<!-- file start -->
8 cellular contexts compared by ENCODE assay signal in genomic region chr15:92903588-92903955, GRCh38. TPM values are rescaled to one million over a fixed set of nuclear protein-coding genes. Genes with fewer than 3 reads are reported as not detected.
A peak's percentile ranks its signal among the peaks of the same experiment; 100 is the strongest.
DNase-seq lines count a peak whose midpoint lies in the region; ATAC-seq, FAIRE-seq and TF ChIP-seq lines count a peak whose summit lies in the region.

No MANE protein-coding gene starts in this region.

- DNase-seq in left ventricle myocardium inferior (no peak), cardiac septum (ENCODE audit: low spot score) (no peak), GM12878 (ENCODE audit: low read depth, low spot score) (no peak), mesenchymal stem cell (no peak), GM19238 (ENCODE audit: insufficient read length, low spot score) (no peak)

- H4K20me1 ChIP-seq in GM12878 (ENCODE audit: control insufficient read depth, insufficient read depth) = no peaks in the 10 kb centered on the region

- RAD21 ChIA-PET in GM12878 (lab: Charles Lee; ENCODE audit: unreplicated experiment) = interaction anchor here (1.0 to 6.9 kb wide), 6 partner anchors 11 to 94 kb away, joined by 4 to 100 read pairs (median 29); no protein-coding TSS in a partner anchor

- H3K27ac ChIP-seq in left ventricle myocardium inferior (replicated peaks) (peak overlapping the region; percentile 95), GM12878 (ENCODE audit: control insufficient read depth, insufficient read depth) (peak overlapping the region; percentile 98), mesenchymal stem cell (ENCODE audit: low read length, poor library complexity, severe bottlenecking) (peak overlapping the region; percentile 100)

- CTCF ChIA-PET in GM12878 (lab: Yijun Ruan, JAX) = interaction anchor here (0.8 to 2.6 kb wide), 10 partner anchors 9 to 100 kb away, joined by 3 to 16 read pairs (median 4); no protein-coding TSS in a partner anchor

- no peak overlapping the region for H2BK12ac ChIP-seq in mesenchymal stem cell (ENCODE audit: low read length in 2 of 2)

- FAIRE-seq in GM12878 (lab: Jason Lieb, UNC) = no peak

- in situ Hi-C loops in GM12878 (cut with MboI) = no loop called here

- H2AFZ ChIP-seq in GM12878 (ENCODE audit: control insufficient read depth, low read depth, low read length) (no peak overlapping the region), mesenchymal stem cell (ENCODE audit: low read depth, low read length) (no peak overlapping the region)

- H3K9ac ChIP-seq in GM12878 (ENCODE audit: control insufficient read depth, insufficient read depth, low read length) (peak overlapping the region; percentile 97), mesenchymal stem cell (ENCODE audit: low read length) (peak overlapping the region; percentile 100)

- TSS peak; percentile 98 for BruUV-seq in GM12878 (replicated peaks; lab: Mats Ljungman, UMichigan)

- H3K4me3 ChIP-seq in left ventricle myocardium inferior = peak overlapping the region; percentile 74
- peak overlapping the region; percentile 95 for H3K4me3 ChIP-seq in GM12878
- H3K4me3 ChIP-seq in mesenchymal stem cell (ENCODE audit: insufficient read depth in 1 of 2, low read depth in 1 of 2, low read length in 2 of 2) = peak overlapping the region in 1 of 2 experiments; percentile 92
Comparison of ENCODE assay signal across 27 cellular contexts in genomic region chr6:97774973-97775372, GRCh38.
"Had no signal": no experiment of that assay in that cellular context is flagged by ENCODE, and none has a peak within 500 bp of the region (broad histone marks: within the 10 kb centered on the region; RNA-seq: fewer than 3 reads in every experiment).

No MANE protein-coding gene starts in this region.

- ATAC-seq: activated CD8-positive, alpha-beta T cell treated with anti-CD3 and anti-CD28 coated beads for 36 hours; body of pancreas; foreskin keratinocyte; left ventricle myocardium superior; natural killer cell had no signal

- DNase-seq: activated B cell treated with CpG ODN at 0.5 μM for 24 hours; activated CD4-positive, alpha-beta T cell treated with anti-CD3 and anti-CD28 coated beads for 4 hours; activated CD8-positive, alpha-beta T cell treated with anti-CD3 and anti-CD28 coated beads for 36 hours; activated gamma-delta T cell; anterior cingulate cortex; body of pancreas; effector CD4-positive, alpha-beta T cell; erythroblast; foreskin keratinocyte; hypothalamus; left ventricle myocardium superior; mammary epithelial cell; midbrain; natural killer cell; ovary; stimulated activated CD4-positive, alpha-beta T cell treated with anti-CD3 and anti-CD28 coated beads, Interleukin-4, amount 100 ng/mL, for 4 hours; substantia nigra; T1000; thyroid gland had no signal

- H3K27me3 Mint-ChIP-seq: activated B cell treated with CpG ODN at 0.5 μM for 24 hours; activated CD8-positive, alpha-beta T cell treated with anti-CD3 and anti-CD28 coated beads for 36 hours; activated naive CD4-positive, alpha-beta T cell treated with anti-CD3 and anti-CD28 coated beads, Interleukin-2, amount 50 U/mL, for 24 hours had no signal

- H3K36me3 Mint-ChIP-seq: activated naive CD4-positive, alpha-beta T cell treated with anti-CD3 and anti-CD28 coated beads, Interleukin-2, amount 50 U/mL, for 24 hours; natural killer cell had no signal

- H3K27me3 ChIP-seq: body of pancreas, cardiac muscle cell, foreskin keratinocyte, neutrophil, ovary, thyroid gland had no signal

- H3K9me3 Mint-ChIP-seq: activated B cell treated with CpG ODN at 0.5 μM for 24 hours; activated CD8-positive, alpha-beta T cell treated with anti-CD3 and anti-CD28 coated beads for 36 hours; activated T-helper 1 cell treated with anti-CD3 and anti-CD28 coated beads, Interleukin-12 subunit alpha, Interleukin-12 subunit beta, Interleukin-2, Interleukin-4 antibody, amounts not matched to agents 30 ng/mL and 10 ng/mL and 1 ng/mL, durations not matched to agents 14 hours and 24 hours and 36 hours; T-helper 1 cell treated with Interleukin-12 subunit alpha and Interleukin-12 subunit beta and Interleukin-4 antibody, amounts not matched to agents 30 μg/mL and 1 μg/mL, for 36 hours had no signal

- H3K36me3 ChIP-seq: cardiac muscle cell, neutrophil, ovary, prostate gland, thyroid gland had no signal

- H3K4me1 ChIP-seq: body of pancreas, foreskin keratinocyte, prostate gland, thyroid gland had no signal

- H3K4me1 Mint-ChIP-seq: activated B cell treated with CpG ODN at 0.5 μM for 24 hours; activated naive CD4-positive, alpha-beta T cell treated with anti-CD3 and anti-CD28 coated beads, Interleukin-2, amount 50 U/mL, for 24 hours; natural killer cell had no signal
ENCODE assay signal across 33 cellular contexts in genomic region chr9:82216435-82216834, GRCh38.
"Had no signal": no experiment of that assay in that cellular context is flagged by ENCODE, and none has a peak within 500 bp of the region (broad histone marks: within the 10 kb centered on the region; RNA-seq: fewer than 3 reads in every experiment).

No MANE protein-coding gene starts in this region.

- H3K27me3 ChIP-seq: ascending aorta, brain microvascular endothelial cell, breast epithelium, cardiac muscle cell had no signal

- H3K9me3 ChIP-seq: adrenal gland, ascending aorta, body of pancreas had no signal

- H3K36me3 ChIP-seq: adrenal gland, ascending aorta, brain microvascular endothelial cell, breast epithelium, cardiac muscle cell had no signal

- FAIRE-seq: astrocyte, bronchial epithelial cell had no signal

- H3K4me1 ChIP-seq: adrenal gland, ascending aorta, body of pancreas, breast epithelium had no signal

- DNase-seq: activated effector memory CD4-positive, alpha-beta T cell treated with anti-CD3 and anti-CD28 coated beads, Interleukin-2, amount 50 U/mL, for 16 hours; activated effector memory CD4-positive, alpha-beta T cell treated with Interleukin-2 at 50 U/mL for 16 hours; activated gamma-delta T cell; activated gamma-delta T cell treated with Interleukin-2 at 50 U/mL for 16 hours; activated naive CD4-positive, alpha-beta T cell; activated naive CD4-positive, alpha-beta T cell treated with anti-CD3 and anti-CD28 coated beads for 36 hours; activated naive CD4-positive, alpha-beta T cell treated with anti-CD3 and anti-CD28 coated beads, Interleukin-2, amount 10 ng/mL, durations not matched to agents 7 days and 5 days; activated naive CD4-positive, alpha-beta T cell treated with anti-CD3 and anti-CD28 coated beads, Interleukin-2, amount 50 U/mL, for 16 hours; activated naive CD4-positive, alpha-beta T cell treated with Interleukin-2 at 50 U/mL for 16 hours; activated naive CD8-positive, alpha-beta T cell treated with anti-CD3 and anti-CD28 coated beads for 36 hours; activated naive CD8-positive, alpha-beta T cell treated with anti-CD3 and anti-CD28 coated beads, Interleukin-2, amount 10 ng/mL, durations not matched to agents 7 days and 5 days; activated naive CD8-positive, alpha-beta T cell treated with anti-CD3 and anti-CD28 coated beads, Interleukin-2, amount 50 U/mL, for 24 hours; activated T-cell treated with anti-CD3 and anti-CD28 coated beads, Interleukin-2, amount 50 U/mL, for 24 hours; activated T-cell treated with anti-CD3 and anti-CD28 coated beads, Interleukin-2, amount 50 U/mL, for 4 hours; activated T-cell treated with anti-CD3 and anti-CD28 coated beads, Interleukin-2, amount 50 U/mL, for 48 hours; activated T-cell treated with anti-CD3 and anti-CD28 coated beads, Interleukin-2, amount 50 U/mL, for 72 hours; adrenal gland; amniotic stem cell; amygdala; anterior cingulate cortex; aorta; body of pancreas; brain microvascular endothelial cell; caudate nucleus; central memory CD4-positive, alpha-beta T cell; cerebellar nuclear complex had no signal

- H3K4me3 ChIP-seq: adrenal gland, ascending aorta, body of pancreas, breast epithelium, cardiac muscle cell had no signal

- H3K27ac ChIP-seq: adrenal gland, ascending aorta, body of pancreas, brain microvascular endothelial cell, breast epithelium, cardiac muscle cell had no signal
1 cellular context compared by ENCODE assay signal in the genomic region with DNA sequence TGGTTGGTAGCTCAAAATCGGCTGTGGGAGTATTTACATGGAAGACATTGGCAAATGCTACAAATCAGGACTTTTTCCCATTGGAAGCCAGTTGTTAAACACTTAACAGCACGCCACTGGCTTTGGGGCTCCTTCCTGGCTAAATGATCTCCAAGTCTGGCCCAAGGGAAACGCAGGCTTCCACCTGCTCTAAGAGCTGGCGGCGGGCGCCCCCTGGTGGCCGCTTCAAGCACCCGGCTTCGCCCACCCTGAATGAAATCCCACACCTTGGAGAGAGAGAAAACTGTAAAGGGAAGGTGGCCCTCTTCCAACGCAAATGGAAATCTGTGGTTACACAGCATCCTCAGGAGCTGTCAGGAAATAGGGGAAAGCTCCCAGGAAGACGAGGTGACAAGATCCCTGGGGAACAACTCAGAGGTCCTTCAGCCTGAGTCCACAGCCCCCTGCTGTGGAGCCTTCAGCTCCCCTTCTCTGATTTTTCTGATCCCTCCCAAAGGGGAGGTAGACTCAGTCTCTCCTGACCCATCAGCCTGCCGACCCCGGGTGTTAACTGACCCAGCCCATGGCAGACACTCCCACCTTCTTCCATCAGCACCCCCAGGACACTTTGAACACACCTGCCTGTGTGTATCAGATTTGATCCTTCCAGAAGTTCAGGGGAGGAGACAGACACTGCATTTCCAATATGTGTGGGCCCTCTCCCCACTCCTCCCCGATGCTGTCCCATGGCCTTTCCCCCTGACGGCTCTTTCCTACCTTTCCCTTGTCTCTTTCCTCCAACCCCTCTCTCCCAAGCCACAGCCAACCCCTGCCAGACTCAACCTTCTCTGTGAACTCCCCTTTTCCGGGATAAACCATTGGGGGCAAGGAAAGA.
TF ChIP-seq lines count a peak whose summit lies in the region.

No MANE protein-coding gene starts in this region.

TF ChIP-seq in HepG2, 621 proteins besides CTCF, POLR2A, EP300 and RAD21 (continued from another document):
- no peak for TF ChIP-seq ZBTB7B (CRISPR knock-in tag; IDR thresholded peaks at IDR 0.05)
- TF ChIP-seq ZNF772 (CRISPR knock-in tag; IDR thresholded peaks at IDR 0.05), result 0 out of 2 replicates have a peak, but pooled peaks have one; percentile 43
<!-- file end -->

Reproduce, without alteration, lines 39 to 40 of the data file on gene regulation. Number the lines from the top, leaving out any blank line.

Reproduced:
- DNase-seq: activated effector memory CD4-positive, alpha-beta T cell treated with anti-CD3 and anti-CD28 coated beads, Interleukin-2, amount 50 U/mL, for 16 hours; activated effector memory CD4-positive, alpha-beta T cell treated with Interleukin-2 at 50 U/mL for 16 hours; activated gamma-delta T cell; activated gamma-delta T cell treated with Interleukin-2 at 50 U/mL for 16 hours; activated naive CD4-positive, alpha-beta T cell; activated naive CD4-positive, alpha-beta T cell treated with anti-CD3 and anti-CD28 coated beads for 36 hours; activated naive CD4-positive, alpha-beta T cell treated with anti-CD3 and anti-CD28 coated beads, Interleukin-2, amount 10 ng/mL, durations not matched to agents 7 days and 5 days; activated naive CD4-positive, alpha-beta T cell treated with anti-CD3 and anti-CD28 coated beads, Interleukin-2, amount 50 U/mL, for 16 hours; activated naive CD4-positive, alpha-beta T cell treated with Interleukin-2 at 50 U/mL for 16 hours; activated naive CD8-positive, alpha-beta T cell treated with anti-CD3 and anti-CD28 coated beads for 36 hours; activated naive CD8-positive, alpha-beta T cell treated with anti-CD3 and anti-CD28 coated beads, Interleukin-2, amount 10 ng/mL, durations not matched to agents 7 days and 5 days; activated naive CD8-positive, alpha-beta T cell treated with anti-CD3 and anti-CD28 coated beads, Interleukin-2, amount 50 U/mL, for 24 hours; activated T-cell treated with anti-CD3 and anti-CD28 coated beads, Interleukin-2, amount 50 U/mL, for 24 hours; activated T-cell treated with anti-CD3 and anti-CD28 coated beads, Interleukin-2, amount 50 U/mL, for 4 hours; activated T-cell treated with anti-CD3 and anti-CD28 coated beads, Interleukin-2, amount 50 U/mL, for 48 hours; activated T-cell treated with anti-CD3 and anti-CD28 coated beads, Interleukin-2, amount 50 U/mL, for 72 hours; adrenal gland; amniotic stem cell; amygdala; anterior cingulate cortex; aorta; body of pancreas; brain microvascular endothelial cell; caudate nucleus; central memory CD4-positive, alpha-beta T cell; cerebellar nuclear complex had no signal

- H3K4me3 ChIP-seq: adrenal gland, ascending aorta, body of pancreas, breast epithelium, cardiac muscle cell had no signal